Bitcoin: limited supply and unlimited potential


If you’ve ever studied economics, you know there are two primary schools of thought when it comes to discerning past, present and future. They are keynesian and austrian. I consider myself to be more of an Austrian economics enthusiast, but that is something I can get into in more detail later.

What I’m most excited to talk about, is Bitcoin. You see, bitcoin is a lot like gold, in that it is a very hard currency. Meaning, as relative value of the currency goes up, thereby increasing demand, there is little (or in bitcoin’s case no) impact on the rate of production of the underlying asset.

Here’s an example:

Let’s say warren buffet decides he wants to buy 1 billion dollars worth of copper and drive up the price of copper so that he can sell it all at a profit. He goes out and buys 1 billion dollars worth of copper, taking that amount out of the total circulating supply, and thus driving up demand for what remains, this will in turn, increase the price. However, Mr. Buffet has a problem because copper production companies will now begin to ramp up their annual copper production, to help meet the increased demand, and they can now afford to do so because copper is selling at an increased price.

What makes Gold, such hard currency, and the primary reason it was the de facto monetary standard for centuries, is that it is relatively resistant to changes in rate of annual production, regardless of changes in supply and demand.

Therefore, it stands to reason, that bitcoins “code is law”, immutable, decentralized protocol presents a very interesting dynamic indeed. For the first time, outside of a few very niche historical examples, we have a truly global, borderless, and theoretically infinitely scalable hard money. That is because the total supply of bitcoin is fixed at 21 million, according to its immutable protocol.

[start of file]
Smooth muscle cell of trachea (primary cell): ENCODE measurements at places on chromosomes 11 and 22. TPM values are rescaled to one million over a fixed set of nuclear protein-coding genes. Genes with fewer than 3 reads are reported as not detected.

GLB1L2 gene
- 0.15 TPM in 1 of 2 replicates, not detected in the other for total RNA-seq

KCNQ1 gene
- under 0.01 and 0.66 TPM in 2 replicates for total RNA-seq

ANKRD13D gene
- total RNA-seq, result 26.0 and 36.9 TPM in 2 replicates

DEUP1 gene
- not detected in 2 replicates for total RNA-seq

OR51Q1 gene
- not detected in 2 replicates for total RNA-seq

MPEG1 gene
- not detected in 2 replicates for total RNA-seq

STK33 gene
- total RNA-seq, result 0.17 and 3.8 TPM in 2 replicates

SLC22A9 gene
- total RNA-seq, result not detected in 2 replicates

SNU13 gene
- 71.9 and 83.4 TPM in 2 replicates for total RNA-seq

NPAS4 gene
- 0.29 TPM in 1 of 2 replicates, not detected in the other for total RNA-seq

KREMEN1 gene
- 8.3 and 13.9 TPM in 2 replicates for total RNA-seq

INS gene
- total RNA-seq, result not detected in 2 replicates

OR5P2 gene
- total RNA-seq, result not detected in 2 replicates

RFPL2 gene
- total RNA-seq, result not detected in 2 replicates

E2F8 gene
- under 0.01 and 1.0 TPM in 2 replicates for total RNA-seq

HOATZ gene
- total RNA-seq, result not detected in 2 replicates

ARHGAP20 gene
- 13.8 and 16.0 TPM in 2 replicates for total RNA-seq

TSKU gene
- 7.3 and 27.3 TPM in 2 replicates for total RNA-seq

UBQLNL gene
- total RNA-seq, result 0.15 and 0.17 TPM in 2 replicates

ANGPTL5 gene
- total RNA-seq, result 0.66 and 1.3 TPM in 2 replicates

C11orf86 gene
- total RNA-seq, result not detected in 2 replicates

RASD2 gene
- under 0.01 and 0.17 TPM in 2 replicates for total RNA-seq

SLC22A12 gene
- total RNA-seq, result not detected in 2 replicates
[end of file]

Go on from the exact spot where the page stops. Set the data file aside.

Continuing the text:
As of the writing of this post, the total circulating supply of bitcoin is around 17 million, and the rate of new bitcoin being created is around 1,800 new BTC per day, which is paid out to miners discovering new blocks of transactions and writing them into the blockchain. Approximately every 4 years the reward rate for discovering a new block is halved, until eventually, no more new bitcoin will be created, and thus we will have our 21 million maximum supply.

It doesn’t take a math wizard to figure out that we are already well past the peak production rate of bitcoin and at this pace the annual rate of production will continue to go down and down and down to a negligible degree. Now, for the first time, we have a truly hard money who’s production is entirely independent of the laws of supply and demand.

Take a look at a chart of the purchasing power value of the USD over the last 50 years and you will be able to see very clearly, that the power of purchase of 1 USD has gone down over the years, due to inflation (that is an increase in the circulating supply of USD). This is the case for virtually all fiat currencies as they can be printed at will…or rather at the whims of keynesian economic theorists who think more government control is better for the economy, but again, a conversation for another day.

Wealth will always flow into the hardest, soundest money available because that money is the best store of value. You may not understand bitcoin, you may not understand blockchain, you may not understand economic law, but the fact of the matter is, those things will go on whether you choose to accept and understand them or not.

So my question to you is, are you prepared for the next financial revolution. How much of the 21 million bitcoin do you own?


21 million is a fallacy. All you have to do is fork and you have more. It’s being done every day. If B-cash was not around that money would most likely be in Bitcoin itself or not all. We say that crypto will be a World currency so then when we create another crypto we are causing inflation. The pool is diluted no matter which way you look at it.